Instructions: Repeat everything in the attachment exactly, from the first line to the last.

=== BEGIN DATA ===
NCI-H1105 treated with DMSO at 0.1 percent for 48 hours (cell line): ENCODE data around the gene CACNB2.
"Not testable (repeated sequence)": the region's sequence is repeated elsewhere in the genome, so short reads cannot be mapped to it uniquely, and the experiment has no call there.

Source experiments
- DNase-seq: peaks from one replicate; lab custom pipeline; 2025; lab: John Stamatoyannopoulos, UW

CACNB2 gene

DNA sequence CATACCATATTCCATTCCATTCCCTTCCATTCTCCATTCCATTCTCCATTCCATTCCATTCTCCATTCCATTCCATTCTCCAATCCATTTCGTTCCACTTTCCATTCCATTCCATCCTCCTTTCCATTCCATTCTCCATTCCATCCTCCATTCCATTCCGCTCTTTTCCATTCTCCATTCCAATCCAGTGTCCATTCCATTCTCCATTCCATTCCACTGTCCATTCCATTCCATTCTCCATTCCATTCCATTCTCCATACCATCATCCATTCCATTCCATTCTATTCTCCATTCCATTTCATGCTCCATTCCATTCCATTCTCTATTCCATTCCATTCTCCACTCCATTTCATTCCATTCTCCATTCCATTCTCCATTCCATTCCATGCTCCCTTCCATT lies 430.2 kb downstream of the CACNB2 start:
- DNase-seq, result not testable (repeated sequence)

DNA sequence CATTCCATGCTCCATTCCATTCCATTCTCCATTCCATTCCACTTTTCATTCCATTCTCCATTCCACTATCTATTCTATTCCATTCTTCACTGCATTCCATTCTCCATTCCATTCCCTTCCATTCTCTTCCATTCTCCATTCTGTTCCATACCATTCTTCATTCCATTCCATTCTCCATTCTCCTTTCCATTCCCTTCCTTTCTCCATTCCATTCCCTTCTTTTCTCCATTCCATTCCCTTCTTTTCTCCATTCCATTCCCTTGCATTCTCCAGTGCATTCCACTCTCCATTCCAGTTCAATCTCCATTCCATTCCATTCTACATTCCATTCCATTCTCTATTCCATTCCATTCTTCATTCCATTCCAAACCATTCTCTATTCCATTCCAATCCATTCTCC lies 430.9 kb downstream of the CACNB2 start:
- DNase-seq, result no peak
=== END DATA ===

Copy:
NCI-H1105 treated with DMSO at 0.1 percent for 48 hours (cell line): ENCODE data around the gene CACNB2.
"Not testable (repeated sequence)": the region's sequence is repeated elsewhere in the genome, so short reads cannot be mapped to it uniquely, and the experiment has no call there.

Source experiments
- DNase-seq: peaks from one replicate; lab custom pipeline; 2025; lab: John Stamatoyannopoulos, UW

CACNB2 gene

DNA sequence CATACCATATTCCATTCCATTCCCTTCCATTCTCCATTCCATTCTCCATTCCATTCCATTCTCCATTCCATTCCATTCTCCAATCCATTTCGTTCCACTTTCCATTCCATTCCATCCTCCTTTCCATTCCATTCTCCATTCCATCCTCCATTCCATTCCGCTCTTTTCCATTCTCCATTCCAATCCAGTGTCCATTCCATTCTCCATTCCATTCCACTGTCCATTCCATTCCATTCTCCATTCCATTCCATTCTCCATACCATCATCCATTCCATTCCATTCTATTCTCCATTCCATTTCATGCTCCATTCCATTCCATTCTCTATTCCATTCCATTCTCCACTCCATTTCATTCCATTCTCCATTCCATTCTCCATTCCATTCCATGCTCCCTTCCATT lies 430.2 kb downstream of the CACNB2 start:
- DNase-seq, result not testable (repeated sequence)

DNA sequence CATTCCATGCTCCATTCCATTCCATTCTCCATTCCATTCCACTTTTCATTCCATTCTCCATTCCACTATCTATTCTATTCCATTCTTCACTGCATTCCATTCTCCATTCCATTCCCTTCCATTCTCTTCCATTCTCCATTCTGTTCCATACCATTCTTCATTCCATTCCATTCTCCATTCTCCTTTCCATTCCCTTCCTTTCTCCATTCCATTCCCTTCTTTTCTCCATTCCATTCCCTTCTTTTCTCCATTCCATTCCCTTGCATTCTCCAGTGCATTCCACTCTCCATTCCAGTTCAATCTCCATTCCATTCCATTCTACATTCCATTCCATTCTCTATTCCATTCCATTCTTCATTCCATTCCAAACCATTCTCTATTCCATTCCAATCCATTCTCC lies 430.9 kb downstream of the CACNB2 start:
- DNase-seq, result no peak